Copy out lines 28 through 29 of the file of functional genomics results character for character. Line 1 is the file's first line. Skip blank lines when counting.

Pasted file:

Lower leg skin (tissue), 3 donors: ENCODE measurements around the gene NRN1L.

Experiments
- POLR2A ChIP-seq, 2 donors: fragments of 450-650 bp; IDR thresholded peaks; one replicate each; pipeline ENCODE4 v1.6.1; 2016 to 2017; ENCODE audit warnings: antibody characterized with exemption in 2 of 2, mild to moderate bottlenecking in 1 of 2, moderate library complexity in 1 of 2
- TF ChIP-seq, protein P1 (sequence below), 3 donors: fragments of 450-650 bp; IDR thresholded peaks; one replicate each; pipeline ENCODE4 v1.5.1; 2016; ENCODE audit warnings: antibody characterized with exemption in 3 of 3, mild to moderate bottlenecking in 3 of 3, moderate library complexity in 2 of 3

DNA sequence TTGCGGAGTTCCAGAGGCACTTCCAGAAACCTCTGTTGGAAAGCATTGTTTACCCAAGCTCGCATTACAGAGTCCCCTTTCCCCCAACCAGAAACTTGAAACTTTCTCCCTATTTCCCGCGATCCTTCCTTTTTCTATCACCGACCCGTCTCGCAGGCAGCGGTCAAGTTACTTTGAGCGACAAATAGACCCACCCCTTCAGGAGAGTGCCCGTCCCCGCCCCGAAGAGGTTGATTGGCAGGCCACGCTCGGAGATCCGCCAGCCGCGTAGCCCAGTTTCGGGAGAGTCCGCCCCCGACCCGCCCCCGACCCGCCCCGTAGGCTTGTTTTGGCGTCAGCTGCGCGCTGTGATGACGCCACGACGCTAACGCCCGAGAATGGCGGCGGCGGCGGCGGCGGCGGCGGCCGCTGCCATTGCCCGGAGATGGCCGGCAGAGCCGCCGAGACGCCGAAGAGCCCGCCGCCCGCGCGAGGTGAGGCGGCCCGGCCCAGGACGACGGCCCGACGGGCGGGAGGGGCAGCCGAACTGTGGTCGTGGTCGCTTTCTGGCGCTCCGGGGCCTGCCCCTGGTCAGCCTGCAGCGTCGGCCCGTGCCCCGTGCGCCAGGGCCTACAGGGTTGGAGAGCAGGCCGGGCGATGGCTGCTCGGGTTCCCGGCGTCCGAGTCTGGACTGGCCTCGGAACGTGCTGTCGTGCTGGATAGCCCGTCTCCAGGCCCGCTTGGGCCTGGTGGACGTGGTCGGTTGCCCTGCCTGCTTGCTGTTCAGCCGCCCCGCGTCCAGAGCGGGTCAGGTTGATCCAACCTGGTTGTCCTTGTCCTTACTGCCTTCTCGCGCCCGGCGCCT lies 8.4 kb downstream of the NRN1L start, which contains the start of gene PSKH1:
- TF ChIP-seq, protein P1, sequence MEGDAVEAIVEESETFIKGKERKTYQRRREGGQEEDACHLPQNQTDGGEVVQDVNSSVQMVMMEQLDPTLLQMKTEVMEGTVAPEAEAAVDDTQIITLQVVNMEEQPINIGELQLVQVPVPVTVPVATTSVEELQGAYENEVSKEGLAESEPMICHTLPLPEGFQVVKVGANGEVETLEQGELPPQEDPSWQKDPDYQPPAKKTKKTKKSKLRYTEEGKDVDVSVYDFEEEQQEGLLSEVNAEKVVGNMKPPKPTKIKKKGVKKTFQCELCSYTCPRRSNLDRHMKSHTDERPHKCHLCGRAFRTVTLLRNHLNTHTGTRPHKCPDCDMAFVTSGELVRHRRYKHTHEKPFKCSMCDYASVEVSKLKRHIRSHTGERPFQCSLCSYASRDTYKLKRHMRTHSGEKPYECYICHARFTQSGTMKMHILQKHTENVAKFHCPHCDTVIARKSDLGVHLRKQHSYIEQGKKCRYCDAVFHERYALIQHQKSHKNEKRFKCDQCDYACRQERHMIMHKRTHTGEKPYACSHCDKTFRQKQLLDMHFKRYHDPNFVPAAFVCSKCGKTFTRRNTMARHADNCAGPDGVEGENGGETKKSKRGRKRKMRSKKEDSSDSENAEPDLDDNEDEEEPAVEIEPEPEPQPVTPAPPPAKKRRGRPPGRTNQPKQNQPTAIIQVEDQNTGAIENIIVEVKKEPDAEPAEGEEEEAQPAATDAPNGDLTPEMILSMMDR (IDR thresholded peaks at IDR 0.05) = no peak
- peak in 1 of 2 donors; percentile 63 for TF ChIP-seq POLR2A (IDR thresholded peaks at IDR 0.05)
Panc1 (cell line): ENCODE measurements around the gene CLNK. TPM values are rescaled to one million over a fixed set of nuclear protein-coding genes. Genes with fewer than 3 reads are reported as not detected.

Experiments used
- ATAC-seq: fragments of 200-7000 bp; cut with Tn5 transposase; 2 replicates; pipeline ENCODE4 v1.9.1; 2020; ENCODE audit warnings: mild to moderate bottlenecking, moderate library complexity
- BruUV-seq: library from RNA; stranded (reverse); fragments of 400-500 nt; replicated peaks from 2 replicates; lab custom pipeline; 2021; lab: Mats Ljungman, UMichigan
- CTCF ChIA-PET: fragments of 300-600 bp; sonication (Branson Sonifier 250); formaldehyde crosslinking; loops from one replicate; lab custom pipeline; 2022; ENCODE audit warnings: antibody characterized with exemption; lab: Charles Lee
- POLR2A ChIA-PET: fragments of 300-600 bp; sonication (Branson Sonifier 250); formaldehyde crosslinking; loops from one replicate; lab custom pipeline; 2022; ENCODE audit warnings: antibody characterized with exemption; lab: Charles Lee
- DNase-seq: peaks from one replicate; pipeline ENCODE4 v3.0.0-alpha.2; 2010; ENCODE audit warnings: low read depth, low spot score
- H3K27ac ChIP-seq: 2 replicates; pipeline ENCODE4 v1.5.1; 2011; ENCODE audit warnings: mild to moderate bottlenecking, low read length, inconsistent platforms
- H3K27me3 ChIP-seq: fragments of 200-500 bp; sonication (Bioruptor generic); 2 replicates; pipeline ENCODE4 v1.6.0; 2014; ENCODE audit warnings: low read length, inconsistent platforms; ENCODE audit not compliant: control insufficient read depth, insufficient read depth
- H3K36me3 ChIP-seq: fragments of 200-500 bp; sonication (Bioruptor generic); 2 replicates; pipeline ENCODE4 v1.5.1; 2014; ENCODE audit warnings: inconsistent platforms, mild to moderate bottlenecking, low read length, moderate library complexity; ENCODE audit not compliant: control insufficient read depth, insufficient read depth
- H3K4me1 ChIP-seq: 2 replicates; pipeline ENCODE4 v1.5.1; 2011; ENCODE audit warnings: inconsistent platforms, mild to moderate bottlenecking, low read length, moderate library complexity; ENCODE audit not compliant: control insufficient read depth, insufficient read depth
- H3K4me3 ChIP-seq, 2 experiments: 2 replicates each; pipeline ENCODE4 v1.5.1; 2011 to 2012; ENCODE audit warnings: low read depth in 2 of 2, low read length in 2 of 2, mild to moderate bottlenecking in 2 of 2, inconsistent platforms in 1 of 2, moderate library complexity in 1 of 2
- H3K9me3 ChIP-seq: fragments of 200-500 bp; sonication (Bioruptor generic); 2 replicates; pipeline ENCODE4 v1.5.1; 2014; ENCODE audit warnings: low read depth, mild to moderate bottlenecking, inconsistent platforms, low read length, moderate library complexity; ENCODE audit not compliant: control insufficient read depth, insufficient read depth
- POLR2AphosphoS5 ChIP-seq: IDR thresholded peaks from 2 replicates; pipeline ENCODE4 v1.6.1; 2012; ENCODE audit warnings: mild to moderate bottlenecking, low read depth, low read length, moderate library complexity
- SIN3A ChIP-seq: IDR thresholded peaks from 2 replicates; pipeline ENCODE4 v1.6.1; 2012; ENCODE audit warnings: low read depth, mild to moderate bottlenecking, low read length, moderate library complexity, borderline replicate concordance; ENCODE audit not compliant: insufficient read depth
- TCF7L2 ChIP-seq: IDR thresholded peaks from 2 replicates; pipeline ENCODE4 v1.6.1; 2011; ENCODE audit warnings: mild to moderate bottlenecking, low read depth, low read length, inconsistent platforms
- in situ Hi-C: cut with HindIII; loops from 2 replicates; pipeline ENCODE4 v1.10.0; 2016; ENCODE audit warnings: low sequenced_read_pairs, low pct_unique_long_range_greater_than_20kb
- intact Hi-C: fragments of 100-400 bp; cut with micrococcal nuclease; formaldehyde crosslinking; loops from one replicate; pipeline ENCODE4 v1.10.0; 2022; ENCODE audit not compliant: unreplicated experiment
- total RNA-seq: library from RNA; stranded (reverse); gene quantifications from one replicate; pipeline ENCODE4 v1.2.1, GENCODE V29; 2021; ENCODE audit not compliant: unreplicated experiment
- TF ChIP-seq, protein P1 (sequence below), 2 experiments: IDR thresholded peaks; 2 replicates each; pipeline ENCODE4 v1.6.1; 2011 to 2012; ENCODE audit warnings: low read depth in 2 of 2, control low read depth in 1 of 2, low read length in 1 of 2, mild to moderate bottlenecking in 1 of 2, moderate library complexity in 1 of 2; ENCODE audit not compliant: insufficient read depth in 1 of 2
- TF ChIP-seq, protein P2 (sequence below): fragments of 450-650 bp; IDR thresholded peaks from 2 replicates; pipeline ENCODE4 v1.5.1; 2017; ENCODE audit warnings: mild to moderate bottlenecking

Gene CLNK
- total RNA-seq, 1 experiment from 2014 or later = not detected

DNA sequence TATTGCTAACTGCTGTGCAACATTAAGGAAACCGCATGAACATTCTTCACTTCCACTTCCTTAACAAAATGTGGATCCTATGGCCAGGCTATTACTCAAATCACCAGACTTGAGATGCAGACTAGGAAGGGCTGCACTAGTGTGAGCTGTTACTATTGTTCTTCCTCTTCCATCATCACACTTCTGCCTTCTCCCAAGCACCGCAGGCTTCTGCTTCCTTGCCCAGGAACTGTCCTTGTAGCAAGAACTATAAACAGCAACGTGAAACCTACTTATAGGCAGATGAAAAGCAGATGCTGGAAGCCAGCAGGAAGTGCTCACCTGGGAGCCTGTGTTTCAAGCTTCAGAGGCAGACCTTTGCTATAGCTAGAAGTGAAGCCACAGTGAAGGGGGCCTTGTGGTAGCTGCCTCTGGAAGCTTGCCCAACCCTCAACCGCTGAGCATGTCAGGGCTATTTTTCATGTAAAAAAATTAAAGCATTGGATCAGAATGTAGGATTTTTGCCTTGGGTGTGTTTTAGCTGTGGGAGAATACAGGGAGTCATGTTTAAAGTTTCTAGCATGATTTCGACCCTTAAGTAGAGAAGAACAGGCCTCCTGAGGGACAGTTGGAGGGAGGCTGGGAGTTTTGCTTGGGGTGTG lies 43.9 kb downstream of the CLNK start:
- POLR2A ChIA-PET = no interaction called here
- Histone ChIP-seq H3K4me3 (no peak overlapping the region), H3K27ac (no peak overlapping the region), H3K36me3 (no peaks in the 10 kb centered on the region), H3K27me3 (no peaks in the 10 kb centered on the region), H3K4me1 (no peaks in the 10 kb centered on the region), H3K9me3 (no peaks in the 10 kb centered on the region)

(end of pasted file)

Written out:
- TF ChIP-seq, protein P2 (sequence below): fragments of 450-650 bp; IDR thresholded peaks from 2 replicates; pipeline ENCODE4 v1.5.1; 2017; ENCODE audit warnings: mild to moderate bottlenecking

Gene CLNK